Thanks for inviting me to address the first North American
Aviation Safety Conference - sponsored by two organizations that share the
same goals as the Safety Board -- the continual improvement of flight safety.
I appreciate being asked to discuss aviation safety issues of concern to your
organizations and the National Transportation Safety Board (NTSB).
Congress established the Board in 1967as an independent agency to investigate
accidents in all modes of transportation -- aviation, highway, marine, rail,
pipeline, and hazardous materials; to determine the probable cause; to make
recommendations to improve transportation safety and prevent future accidents;
and to provide oversight to the Department of Transportation modal administrations.
Of course, when the Safety Board investigates an accident, we don't do it
in isolation. We involve all of the organizations with an interest in a particular
accident -- in the case of an aircraft accident, that's the regulators, the
airlines, the airports, the manufacturers, and the various professional associations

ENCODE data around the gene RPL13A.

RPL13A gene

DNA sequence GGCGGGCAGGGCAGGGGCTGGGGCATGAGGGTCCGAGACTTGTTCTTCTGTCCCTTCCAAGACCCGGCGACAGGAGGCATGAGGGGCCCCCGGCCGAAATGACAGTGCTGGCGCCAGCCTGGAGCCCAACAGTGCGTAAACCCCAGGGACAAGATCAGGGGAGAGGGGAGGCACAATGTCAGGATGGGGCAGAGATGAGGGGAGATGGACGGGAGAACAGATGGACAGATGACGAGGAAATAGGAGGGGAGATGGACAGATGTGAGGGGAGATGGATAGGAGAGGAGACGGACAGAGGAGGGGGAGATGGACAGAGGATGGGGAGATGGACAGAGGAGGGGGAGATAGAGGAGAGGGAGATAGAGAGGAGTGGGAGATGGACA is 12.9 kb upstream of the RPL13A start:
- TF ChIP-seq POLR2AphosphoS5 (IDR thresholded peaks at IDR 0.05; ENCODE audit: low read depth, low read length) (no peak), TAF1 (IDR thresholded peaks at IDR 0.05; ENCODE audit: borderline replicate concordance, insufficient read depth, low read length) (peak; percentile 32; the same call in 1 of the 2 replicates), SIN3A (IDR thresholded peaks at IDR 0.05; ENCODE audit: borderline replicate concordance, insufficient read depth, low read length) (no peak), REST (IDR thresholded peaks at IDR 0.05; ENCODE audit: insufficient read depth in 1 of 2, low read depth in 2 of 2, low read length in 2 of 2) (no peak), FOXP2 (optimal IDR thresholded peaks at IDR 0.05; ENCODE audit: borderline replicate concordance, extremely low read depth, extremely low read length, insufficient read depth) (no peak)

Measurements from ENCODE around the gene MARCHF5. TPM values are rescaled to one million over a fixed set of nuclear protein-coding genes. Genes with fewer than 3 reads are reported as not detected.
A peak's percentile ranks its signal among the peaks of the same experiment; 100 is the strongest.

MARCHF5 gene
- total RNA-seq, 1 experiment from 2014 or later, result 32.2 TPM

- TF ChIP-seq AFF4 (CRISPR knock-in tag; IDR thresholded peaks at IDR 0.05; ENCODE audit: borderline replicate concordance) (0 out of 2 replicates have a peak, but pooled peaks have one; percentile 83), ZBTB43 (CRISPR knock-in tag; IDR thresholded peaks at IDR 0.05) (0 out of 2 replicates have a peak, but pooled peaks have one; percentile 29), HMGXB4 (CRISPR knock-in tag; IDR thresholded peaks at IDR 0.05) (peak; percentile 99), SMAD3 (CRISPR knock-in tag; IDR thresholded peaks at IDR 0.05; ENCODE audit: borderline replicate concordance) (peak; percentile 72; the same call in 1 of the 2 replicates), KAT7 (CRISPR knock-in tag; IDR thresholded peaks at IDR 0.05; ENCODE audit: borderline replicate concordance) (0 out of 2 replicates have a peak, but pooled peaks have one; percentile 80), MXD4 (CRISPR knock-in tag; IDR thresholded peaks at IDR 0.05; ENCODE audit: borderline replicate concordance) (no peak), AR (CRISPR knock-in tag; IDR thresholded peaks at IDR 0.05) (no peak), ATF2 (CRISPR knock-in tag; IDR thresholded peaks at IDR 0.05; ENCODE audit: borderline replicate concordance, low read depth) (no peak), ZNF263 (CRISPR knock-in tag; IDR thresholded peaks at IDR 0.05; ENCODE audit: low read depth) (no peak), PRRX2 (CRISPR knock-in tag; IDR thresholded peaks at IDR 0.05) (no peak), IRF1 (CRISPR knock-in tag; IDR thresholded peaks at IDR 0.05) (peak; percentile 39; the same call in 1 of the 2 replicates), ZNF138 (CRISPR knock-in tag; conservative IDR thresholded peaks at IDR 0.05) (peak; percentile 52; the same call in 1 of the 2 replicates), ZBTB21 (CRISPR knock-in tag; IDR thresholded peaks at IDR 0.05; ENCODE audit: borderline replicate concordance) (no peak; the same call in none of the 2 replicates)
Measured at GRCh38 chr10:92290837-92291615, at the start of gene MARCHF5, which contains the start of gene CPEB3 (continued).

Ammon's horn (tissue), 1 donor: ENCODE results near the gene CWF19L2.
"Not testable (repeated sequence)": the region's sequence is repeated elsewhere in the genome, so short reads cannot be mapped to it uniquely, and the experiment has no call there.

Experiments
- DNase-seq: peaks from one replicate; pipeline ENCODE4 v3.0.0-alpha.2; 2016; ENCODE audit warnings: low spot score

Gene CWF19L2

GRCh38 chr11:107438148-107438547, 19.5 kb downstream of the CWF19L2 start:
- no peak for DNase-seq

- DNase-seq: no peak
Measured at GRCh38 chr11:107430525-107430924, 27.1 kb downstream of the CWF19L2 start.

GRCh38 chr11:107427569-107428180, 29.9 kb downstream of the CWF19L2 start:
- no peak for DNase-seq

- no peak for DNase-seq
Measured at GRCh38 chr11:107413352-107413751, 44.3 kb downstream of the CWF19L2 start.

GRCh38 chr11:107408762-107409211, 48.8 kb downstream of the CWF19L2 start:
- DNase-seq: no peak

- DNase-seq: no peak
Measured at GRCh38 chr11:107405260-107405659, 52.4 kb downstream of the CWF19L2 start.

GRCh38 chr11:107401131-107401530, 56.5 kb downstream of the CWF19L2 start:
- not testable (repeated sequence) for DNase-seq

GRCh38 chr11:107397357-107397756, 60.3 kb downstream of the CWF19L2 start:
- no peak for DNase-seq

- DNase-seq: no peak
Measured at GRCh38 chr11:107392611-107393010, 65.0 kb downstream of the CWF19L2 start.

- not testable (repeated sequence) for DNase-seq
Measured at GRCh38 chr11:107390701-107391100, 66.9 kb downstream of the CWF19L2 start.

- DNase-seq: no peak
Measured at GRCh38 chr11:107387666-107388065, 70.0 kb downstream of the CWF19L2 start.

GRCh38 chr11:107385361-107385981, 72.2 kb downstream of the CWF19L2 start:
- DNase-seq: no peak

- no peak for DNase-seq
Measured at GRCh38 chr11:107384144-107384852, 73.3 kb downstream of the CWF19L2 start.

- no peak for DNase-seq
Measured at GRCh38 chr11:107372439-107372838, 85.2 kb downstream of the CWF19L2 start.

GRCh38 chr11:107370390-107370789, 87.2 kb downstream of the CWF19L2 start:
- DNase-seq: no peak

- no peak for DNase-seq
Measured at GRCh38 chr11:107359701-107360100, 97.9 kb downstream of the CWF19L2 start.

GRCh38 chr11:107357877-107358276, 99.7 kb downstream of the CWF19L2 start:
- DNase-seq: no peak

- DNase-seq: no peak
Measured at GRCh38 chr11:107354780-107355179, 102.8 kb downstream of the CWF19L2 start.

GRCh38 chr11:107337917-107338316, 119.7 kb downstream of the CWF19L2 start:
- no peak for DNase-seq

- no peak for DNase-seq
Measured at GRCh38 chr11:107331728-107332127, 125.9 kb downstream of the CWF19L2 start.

and unions -- through what is known as the party system. No doubt some of
you here today have assisted Board investigators during one of our investigations.
This system has worked well and has helped give the American people confidence
in their transportation system. But, maintaining that confidence requires
constant vigilance by everyone within that system -- regulators must properly
regulate the industry; owners and operators must ensure the safety of their
operations; manufacturers must design and build safe products; and the NTSB
must reassure the public that there is an independent review of how well those
entities are fulfilling their responsibilities. This interrelationship creates
a healthy tension between the participants - by design -- and it works.
I want to talk first about a couple of ongoing investigations, then some safety
concerns that we have.
This past Saturday when the shuttle was destroyed, we launched 6 people to
Texas to assist NASA in the recovery and investigation. We sent two seasoned
IICs, who have extensive experience with in-flight break-ups, a forensic pathologist,
structure, systems and aircraft performance experts. In Washington we are
working on the radar data and working with meteorologists. We will continue
to provide support to NASA as long as we are needed.
We are working on the recent accident involving an Air Midwest Beech 1900
that crashed shortly after takeoff from Charlotte, North Carolina on January
8, 2003, killing all 21 persons on board. Two areas of our focus are the weight
and balance of the aircraft, and recent maintenance on the elevator system.
Initial information indicates that the airplane was loaded to near its maximum